Isfahan excavations bring to light relics dating from 4th-millennium BC onwards

February 12, 2020 - 19:18

TEHRAN – Newly-conducted excavations have yielded a fresh view over the olden days of Isfahan, a well-known historical tourism destination in central Iran.

The findings include brick paving textures, estimated to date from Qajar era (1789 to 1925) and Safavid era (1501 to 1736), potteries dating to Sassanid epoch (224 CE–651), as well as a significant number of animal bones and remains from [some] six thousand years ago, ISNA reported on Wednesday.

Led by Iranian archaeologist Mohsen Javari, the excavations were carried out in several points of Isfahan, which predominantly lies on its historical layers and texture.

The surveys have been conducted several trenches carved across the city’s Amadgah St., Enghelab Sq. and Chahar Bagh-e Abbasi St., the report said.

“Several waterways were discovered during an excavation done in an area opposite Amadgah Street. They were related to water division [mechanism] used in the Safavid era,” Javari said.

Commenting on the fate of the new discoveries, the archaeologist said, “Significant discoveries (relics), such as the one found opposite the Amadgah St. and ones found in Enghelab Sq. will go into the glass [cases] to go on display forever.”

“We are set to present information about these discoveries and their [associated] periods in multi-language texts accompanied by photographs so that passersby could learn about the history of the place while crossing the Chahar Bagh to answer their [probable] questions about history of the locale.”

Soaked in a rich history, Isfahan was once a crossroad of international trade and diplomacy in Iran and now it is one of Iran’s top tourist destinations for good reasons.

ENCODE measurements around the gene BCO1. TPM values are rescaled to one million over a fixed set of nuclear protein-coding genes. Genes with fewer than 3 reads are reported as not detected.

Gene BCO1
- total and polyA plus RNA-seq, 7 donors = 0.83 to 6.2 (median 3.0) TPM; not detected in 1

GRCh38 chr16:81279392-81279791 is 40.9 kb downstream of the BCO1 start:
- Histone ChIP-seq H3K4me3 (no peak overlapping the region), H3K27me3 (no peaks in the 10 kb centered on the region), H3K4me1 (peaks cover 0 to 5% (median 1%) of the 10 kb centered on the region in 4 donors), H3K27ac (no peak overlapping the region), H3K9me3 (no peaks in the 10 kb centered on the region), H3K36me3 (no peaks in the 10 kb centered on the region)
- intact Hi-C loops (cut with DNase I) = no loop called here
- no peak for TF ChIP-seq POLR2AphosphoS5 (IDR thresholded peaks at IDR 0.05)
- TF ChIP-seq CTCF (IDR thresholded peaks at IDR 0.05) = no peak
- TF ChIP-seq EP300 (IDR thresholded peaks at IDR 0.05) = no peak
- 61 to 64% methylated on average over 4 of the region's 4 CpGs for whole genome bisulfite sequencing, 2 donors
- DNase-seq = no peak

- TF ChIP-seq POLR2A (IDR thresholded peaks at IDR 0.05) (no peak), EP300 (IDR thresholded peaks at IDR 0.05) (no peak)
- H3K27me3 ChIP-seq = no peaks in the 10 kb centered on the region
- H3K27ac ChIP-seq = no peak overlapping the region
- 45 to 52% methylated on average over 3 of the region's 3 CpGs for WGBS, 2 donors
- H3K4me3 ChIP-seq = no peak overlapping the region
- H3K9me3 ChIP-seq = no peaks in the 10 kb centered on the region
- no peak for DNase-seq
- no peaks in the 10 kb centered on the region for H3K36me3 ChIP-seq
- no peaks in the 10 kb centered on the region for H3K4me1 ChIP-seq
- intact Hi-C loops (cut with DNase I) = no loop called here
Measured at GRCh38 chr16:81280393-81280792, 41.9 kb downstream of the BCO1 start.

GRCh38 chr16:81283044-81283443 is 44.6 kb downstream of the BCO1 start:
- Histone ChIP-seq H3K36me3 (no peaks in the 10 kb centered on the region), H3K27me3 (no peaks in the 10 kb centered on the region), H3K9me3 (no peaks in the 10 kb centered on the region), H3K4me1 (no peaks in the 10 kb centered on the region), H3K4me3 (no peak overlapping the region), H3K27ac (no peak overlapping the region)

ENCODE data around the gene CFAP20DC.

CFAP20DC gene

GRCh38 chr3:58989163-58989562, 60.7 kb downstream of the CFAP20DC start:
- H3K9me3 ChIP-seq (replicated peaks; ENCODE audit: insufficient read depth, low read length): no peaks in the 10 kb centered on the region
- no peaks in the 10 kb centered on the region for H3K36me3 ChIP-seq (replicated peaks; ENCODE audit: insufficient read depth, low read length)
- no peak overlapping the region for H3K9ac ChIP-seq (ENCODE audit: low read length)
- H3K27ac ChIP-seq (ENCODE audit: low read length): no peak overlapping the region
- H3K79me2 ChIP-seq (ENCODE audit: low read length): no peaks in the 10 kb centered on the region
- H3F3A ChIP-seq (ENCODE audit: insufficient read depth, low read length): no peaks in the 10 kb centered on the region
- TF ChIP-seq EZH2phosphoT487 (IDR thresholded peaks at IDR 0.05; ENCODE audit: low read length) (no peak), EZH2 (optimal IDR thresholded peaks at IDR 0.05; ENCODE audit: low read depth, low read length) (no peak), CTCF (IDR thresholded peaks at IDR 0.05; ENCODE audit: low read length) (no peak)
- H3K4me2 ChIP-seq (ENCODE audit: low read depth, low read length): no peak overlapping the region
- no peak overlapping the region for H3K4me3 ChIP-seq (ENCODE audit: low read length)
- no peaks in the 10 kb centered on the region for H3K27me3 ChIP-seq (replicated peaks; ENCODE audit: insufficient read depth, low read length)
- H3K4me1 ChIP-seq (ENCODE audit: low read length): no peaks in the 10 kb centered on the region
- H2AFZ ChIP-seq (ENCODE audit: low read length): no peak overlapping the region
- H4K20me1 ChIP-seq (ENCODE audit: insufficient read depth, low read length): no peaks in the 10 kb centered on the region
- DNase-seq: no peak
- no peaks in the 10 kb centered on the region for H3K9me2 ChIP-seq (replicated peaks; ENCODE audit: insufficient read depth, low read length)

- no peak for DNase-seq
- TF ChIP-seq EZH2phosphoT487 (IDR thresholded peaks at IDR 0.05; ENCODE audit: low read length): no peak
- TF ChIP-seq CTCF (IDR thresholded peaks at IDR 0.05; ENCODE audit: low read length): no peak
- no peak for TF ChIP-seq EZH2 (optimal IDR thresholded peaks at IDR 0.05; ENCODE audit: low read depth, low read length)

Experts say an ancient town, which lies partly beneath modern Isfahan, can be traced back to at least the Achaemenid era (559–330 BC), but little is known about the area before the rule of the Sassanid dynasty.

The modern city is filled with many architectural wonders such as unmatched Islamic buildings, bazaars, museums, Persian gardens and tree-lined boulevards. It's a city for walking, getting lost in its mazing bazaars, dozing in beautiful gardens, and meeting people.

Isfahan has long been nicknamed as Nesf-e-Jahan which is translated into “half the world”; meaning seeing it is relevant to seeing the whole world. In its heyday it was also one of the largest cities in the region with a population of nearly one million.

The cool blue tiles of Isfahan's Islamic buildings, and the city’s majestic bridges, contrast perfectly with the encircling hot, dry Iranian countryside. The UNESCO-registered Imam Square, best known as Naghsh-e Jahan Sq. (literary meaning “Image of the World”), was laid out under the reign of the Safavid ruler, Shah Abbas the Great, to signal the importance of Isfahan as a capital of his powerful empire.

Modern Isfahan is now home to some heavy industry, including steel factories and a nuclear facility on its outskirts, however its inner core wants to be preserved as a priceless gem.

AFM/MG

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